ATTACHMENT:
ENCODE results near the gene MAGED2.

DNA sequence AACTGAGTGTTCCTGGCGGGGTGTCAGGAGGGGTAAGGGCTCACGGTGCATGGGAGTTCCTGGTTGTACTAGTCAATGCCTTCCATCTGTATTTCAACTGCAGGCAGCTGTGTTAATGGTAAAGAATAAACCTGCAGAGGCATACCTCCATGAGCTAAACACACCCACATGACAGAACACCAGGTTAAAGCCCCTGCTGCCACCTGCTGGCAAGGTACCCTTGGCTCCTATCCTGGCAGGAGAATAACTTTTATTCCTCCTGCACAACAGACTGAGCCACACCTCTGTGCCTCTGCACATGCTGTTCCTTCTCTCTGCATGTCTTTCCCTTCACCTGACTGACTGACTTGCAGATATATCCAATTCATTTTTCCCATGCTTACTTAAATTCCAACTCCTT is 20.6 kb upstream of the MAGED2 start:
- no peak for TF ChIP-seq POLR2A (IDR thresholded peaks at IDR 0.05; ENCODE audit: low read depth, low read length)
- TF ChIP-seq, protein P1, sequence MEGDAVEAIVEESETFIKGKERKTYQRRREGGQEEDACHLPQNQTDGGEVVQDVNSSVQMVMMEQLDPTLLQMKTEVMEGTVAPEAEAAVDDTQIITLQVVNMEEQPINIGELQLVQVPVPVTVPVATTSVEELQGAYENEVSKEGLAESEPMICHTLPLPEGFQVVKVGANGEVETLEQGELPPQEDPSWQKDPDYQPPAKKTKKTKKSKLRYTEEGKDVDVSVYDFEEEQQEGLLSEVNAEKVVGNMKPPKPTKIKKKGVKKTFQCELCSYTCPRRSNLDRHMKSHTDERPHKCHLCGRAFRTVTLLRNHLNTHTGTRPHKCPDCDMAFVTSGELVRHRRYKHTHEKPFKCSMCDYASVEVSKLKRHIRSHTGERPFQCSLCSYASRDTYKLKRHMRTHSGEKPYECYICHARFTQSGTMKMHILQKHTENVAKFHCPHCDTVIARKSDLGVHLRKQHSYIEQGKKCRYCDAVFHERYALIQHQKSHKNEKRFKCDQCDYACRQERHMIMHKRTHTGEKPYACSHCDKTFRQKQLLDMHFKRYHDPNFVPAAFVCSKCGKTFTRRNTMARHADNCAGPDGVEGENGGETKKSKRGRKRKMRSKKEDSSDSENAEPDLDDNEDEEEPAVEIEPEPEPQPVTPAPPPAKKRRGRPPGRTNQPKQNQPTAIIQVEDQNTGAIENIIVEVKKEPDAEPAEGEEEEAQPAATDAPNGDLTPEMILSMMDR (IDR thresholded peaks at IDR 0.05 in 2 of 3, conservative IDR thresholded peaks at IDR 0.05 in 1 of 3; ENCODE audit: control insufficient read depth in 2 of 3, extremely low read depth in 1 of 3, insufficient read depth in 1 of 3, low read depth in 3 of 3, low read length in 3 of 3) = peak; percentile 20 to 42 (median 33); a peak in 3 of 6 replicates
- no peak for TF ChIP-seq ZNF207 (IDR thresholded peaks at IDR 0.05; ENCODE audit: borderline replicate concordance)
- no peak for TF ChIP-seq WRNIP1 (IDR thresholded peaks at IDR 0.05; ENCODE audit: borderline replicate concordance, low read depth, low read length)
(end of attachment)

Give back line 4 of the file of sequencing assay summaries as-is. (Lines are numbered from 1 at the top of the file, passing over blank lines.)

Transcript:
- TF ChIP-seq, protein P1, sequence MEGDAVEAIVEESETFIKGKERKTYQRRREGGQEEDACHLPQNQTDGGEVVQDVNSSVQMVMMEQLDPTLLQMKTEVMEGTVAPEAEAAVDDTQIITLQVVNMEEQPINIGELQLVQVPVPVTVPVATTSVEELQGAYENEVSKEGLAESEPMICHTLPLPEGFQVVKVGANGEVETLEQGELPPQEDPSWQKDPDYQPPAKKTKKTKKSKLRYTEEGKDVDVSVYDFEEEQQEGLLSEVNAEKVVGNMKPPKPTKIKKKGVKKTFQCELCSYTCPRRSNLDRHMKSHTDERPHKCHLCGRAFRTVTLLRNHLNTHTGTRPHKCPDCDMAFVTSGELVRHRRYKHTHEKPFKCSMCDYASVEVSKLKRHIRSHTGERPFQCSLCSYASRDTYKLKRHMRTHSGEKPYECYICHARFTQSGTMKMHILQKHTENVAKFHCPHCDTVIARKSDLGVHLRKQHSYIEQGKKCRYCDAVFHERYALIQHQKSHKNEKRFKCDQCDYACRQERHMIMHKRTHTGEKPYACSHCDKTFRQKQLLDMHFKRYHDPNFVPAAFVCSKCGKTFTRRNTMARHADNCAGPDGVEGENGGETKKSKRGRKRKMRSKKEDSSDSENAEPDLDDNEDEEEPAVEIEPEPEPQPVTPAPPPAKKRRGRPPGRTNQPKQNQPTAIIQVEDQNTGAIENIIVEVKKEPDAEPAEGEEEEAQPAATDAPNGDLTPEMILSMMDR (IDR thresholded peaks at IDR 0.05 in 2 of 3, conservative IDR thresholded peaks at IDR 0.05 in 1 of 3; ENCODE audit: control insufficient read depth in 2 of 3, extremely low read depth in 1 of 3, insufficient read depth in 1 of 3, low read depth in 3 of 3, low read length in 3 of 3) = peak; percentile 20 to 42 (median 33); a peak in 3 of 6 replicates